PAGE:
A Change of Perspective

A Change of Perspective
by Tom Simpson

 simpsonsept03.jpgIt’s gonna sound corny, but too bad. It’s a serious suggestion. You’ve heard it from everyone from coaches and sports psychologists to Chevy Chase in “Caddyshack.”
 “Be the ball.” There. I said it. Be the ball. When you stop snickering, read o­n.
 The suggestion here is to change your perspective. Chances are, unless you are already a high-level player, you are watching your object balls fall in pockets. It’s fun. It’s gratifying. But is it necessary? Is it the best approach? Maybe not.

When you are a beginner or intermediate level player, it is important to watch the object ball. Keeping an eye o­n the object ball will teach you how cut shots work and give you the necessary thousands of memories of how much cut and speed produce which results. Watching the object ball will also tend to help you stay down after your hit stroke, which is good form. Staying down o­n the shot shows confidence and commitment, even if you miss. As you get better, it’s also valuable to start to see which part of the pocket your shot is hitting (left point, left side, center, right side, or right point). This feedback is important to the learning process.

 So, if not the object ball, what should you watch? The cue ball!
 Yes, the cue ball. After all, what’s the game really about, o­nce you can sink balls? Controlling the rock. What makes o­ne player better than another? A big part of it is how well – and how consistently – they can position that cue ball. If you’re pocketing balls pretty well, do you really need to watch the object ball? You’ll hear it if it falls in the pocket. Assume the object ball is going down. Watch the cue ball, and learn the important stuff. 

This is a really simple idea, but if you’re not doing it, you’re in for a big improvement. Watching the cue ball gives you helpful feedback o­n the reality of how the ball behaves. It also improves your focus and feel.
 You should be looking down the shot line when you hit the cue ball. Most instructors agree you should o­nly look at the cue ball last if you’re breaking or shooting an elevated shot such as a swerve, jump, or massé. If you’re looking at the cue ball during the hit moment, it will take an act of faith o­n your part to make this change. Try closing your eyes. You’ll probably still make the shot, and maybe you’ll begin to believe you don’t have to be looking at the cue ball when you hit it.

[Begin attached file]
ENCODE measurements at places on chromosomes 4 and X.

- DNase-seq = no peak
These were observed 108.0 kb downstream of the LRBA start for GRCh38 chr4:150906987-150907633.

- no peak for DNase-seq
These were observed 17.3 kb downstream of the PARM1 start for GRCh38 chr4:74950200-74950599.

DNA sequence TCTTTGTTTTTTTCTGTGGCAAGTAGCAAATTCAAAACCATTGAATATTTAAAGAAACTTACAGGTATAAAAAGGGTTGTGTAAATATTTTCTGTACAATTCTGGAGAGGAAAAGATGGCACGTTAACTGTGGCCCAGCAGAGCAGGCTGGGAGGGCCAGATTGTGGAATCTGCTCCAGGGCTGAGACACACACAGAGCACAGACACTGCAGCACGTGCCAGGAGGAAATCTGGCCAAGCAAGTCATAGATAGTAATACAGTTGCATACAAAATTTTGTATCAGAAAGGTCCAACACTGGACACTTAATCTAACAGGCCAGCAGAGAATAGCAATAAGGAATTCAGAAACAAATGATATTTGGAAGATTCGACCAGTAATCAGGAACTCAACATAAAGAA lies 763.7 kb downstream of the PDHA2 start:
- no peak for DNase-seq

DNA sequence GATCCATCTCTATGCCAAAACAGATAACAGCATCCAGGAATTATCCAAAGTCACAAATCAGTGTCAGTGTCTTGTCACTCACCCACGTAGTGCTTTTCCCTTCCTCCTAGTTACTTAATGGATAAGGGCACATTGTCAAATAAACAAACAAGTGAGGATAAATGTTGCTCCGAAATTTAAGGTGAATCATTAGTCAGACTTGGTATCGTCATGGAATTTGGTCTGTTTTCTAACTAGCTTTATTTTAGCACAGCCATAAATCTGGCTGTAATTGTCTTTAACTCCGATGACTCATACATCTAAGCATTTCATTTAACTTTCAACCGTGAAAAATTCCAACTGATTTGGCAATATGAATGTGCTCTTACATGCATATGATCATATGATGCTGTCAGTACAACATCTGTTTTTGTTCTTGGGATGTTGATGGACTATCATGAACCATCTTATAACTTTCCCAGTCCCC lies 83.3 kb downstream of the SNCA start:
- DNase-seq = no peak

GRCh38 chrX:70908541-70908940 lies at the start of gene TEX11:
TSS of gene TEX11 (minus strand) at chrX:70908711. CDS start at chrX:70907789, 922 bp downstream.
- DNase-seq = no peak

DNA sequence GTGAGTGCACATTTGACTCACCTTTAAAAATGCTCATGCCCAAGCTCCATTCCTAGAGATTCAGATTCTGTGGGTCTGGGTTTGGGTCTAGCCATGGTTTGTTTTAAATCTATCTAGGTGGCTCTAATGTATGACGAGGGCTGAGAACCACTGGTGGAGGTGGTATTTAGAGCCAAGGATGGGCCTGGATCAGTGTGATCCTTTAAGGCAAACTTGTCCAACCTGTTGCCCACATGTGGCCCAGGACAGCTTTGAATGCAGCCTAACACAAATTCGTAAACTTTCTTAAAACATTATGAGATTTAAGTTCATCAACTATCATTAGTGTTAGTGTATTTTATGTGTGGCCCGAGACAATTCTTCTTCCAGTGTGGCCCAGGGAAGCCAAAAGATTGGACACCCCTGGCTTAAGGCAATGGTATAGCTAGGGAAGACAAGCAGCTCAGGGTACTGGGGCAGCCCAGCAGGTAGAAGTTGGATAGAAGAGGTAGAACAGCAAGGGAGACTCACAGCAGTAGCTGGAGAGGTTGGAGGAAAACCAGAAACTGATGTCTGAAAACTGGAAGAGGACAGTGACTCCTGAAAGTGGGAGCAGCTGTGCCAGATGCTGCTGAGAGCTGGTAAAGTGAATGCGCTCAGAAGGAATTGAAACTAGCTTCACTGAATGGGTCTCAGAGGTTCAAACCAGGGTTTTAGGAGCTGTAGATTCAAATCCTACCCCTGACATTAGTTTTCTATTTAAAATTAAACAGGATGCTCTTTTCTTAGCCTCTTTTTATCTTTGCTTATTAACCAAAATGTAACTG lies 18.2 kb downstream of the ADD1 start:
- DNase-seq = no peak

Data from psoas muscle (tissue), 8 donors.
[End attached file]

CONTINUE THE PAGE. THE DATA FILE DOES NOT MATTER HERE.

Before you go down o­n the shot, think about where you want the cue ball to go, and what it will have to do to get there when it leaves the object ball collision. Try watching the cue ball as it comes into your field of view and approaches and hits the target. Focus o­n seeing it bounce off the object ball. You may find this actually enables you to see the target spot more precisely. Many players visualize the target line as slicing through the object ball. When you switch to watching the cue ball, you may start seeing the spot where the cue ball will be when it strikes the object ball. As you begin to see in this new way, your focus should improve. Better focus brings better feel. Better feel gets better position. Better position wins more games.
 This shift will liberate you from worrying so much about sinking the object ball. Ya got that already. Associate with the cue ball. Give it your attention. Have a plan, and believe in it. Be the ball. See it happen. Thank me later.
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